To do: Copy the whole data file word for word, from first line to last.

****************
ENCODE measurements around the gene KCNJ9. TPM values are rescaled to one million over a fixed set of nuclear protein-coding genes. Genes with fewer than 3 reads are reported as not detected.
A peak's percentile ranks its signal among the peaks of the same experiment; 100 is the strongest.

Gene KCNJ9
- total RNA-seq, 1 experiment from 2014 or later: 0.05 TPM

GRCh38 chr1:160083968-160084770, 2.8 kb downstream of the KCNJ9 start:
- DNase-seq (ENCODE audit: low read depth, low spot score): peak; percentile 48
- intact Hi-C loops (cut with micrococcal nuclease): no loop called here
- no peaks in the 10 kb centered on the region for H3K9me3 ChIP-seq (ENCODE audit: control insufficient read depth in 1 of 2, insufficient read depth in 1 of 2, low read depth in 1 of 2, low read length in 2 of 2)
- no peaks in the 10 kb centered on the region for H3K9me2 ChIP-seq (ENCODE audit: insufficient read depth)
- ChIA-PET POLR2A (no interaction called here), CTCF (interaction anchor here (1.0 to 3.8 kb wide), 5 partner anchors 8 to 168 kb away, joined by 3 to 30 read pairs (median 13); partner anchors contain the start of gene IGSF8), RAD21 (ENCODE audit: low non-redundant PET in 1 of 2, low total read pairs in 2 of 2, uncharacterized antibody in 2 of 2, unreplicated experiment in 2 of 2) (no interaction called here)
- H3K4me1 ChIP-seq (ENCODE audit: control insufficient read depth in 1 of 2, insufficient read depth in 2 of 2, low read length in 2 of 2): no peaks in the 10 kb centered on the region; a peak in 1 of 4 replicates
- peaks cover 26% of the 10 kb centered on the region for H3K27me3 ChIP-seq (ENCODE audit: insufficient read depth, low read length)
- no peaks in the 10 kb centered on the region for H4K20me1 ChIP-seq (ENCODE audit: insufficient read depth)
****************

ENCODE measurements around the gene KCNJ9. TPM values are rescaled to one million over a fixed set of nuclear protein-coding genes. Genes with fewer than 3 reads are reported as not detected.
A peak's percentile ranks its signal among the peaks of the same experiment; 100 is the strongest.

Gene KCNJ9
- total RNA-seq, 1 experiment from 2014 or later: 0.05 TPM

GRCh38 chr1:160083968-160084770, 2.8 kb downstream of the KCNJ9 start:
- DNase-seq (ENCODE audit: low read depth, low spot score): peak; percentile 48
- intact Hi-C loops (cut with micrococcal nuclease): no loop called here
- no peaks in the 10 kb centered on the region for H3K9me3 ChIP-seq (ENCODE audit: control insufficient read depth in 1 of 2, insufficient read depth in 1 of 2, low read depth in 1 of 2, low read length in 2 of 2)
- no peaks in the 10 kb centered on the region for H3K9me2 ChIP-seq (ENCODE audit: insufficient read depth)
- ChIA-PET POLR2A (no interaction called here), CTCF (interaction anchor here (1.0 to 3.8 kb wide), 5 partner anchors 8 to 168 kb away, joined by 3 to 30 read pairs (median 13); partner anchors contain the start of gene IGSF8), RAD21 (ENCODE audit: low non-redundant PET in 1 of 2, low total read pairs in 2 of 2, uncharacterized antibody in 2 of 2, unreplicated experiment in 2 of 2) (no interaction called here)
- H3K4me1 ChIP-seq (ENCODE audit: control insufficient read depth in 1 of 2, insufficient read depth in 2 of 2, low read length in 2 of 2): no peaks in the 10 kb centered on the region; a peak in 1 of 4 replicates
- peaks cover 26% of the 10 kb centered on the region for H3K27me3 ChIP-seq (ENCODE audit: insufficient read depth, low read length)
- no peaks in the 10 kb centered on the region for H4K20me1 ChIP-seq (ENCODE audit: insufficient read depth)